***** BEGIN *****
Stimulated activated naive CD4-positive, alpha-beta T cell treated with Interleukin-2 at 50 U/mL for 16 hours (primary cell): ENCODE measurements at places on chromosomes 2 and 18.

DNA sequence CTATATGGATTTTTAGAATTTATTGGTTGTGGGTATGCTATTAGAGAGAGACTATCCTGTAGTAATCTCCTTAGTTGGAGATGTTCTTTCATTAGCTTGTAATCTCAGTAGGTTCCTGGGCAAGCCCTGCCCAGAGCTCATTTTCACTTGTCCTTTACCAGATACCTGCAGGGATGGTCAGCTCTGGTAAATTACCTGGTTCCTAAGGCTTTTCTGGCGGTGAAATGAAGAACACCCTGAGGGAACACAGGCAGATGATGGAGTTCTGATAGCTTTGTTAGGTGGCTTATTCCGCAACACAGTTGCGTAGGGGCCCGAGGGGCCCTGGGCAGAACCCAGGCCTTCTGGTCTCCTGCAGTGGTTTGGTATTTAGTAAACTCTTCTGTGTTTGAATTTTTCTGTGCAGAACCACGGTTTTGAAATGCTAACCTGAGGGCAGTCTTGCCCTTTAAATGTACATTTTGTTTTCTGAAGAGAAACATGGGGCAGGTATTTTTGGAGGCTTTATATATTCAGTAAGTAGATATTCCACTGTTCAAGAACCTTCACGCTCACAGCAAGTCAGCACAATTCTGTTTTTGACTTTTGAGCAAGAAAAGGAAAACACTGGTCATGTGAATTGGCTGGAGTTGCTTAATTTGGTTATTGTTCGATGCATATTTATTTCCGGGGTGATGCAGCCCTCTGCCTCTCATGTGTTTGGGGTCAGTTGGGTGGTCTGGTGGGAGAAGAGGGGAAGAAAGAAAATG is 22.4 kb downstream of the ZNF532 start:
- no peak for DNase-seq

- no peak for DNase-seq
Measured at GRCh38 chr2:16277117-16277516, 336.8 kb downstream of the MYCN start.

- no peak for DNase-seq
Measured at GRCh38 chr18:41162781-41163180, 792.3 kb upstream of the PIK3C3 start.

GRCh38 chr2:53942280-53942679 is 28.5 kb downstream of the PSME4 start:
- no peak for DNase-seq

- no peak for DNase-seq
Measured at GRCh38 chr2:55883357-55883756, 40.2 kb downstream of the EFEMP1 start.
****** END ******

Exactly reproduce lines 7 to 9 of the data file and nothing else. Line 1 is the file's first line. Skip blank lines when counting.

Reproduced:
Measured at GRCh38 chr18:41162781-41163180, 792.3 kb upstream of the PIK3C3 start.

GRCh38 chr2:53942280-53942679 is 28.5 kb downstream of the PSME4 start:
- no peak for DNase-seq